by Shahina Bashir
The women’s auxiliary of the Ahmadiyya Muslim Community, USA, held it’s weekend long Annual East Coast Ijtema (gathering) at the Baitur Rahman mosque in Silver Spring, MD. The Ijtema began on August 31st and concluded on September 2nd. Nine hundred women and girls attended this event. This year’s theme was “Choosing Islam When Culture Disagrees.” The event included several workshops, panel discussions, separate activities for girls aged 7 to 15, and a bazaar.
Attendees came from as far north as Boston, Massachusetts and as far south as Orlando, Florida. Sadiqa Mian drove down from Boston with her husband and three children. They arrived on Friday and left on Sunday after the event. It took them eight and a half hours but it was all worth it.
View slideshow: East Coast Ijtema of the Women’s Auxiliary of the Ahmadiyya Muslim Community
“It’s been six years, so I think we were desperately missing it,” Mian said. Although the Ijtema is an annual event, there hadn’t been one in this area since 2006 as the mosque had been under extension and renovation. “We should keep having these every year. It’s spiritually rejuvenating to see other women of our Community, especially for us who don’t see such big gatherings and for our kids to see so many other girls of their own age. It’s very important,” she added.
The opening session on Friday included a workshop on understanding the difference between culture and religion. As Islam spread from Arabia to the outside territories many of the local cultures and customs seeped into the religious practices. It has thus become necessary to distinguish what is Islamic practice and what is the local custom. An example mentioned is the preference for a male child over a female- a custom that is prevalent in the South Asian community. This custom has nothing to do with Islam as there is no preference mentioned in the Quran or the sayings of the Prophet Muhammad (peace and blessings be upon him).
In this growing age of materialism it is appropriate to discuss the difference between necessity and extravagance. A workshop was held titled “Extravagance and the Race for Materialistic Gains.” The presenters showed video clips which showed images of lavish houses juxtaposed with those of starving children in Africa. The idea was to make the audience get a sense of the importance of leading a life of modesty rather than one of luxury so as to be able to give out of their possessions to those who are in need. Giving to the less fortunate is one of the tenets of Islam.
Nasra Syed drove from Research Triangle, North Carolina with two women from her chapter along with their daughters. She drove for five hours. This was not her first Ijtema but like Sadiqa Mian, she too came for the spiritual rejuvenation.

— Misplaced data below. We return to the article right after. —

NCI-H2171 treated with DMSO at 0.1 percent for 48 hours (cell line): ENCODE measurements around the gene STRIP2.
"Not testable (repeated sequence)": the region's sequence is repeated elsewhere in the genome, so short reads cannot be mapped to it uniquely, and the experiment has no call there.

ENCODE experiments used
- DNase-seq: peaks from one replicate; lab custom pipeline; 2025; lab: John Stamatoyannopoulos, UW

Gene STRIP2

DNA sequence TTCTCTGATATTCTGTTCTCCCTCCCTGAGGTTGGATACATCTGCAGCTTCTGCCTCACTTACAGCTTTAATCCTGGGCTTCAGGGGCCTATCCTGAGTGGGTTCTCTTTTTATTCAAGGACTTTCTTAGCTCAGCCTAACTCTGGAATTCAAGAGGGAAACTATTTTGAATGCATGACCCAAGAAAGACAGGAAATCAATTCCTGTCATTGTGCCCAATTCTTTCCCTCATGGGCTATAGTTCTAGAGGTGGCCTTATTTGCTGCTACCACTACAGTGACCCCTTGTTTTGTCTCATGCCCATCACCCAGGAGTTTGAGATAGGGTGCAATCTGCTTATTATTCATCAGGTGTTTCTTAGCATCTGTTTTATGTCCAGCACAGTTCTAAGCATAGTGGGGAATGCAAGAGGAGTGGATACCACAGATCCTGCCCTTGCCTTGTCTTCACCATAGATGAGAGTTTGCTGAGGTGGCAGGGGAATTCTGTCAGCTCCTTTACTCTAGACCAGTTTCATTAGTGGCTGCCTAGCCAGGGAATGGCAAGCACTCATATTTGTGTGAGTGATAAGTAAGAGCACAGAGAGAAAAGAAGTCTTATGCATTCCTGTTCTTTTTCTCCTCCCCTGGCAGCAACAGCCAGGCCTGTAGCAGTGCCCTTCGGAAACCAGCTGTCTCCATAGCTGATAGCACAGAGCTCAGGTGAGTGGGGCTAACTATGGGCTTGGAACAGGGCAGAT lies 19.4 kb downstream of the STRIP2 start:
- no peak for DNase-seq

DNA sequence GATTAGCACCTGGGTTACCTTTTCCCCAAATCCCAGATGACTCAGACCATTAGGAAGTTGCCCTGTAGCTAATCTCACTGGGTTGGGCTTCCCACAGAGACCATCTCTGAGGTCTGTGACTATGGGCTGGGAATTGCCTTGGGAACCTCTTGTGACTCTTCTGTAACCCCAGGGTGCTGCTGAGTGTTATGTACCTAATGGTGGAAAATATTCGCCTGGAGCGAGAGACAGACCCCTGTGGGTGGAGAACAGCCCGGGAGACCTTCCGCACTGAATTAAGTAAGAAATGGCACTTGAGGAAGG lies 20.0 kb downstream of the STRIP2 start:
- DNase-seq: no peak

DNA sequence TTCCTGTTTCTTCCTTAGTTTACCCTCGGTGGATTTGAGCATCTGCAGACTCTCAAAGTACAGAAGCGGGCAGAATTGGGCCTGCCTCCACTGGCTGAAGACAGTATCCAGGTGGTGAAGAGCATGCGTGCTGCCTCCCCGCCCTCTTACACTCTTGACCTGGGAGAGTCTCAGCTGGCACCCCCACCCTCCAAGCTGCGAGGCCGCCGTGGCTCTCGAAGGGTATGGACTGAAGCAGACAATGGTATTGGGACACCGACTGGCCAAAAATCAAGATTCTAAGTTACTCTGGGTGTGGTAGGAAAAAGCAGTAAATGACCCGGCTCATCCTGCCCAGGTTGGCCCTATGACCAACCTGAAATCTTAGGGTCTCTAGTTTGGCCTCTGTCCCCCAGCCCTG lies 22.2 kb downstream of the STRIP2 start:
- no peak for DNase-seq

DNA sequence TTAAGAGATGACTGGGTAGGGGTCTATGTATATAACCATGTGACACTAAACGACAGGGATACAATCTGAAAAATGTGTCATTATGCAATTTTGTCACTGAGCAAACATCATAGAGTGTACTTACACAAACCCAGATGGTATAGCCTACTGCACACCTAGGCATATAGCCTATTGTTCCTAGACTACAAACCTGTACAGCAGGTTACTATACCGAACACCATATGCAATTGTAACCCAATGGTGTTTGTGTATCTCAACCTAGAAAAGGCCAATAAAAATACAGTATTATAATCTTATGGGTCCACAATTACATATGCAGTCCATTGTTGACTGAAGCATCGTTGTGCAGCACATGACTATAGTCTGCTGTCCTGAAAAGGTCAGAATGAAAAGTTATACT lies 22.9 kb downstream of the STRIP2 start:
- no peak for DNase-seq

“These kinds of experiences are always spiritually lifting for us,” Syed said. “We get rejuvenated with our spirituality, with our sisterhood, and I think that’s the best part of it. We leave this place rejuvenated to take back to our community and try and instill what we have learned here over there,” she added.
Hadzira Drljic left her native country of Bosnia in 1999 for a better future in the US. She settled in Utica, New York with her husband. It was at this time that she also became a member of the Ahmadiyya Muslim Community. Drljic came to Maryland with her sister-in-law to attend the Ijtema. This was her first. The two of them stayed at the mosque as did several other women.
“I think it’s healthy to go over our life experiences and to share with each other and to hopefully strengthen our beliefs and our faith and point out each other’s failures and mistakes so that we can hopefully learn from each other,” Drljic said.
While the women were engaged in their programs, the young girls between the ages of seven and fifteen were busy with their own schedule of events. Saamia Bashir, 12, from Germantown was quite impressed by the general organization of the three-day event. Her favorite item was the “Pass the parcel” game.
“I liked the ‘Pass the parcel’ game because each layer had a different question and everyone had a different opinion and everyone enjoyed it,” Bashir said. “I also liked the Ijtema because I got to meet my cousins and friends whom I don’t get to see often as they live in other cities,” she added.
Quratul Ain Rehman, a college student, flew from Orlando with her mother. Speaking about her experience of the weekend she said, “I feel incredibly blessed for having had the opportunity to attend this year’s Ijtema. Being in the company of my fellow sisters and respected elders is always a pleasure and I take it as an opportunity to exchange personal experiences and to seek inspiration from one another.”
The Ijtema concluded with comments from the National President of the Women’s Auxiliary, Saliha Malik.
“The purpose of this Ijtema is for our moral training and it’s for our own Community,” Malik said. “Our Community needs to come together. We need to remind ourselves about our moral training, about our sisterhood, about our faith and trust in God,” she further added.
The attendees were indeed spiritually uplifted and went away with inspiration and with the hope of getting together again next year.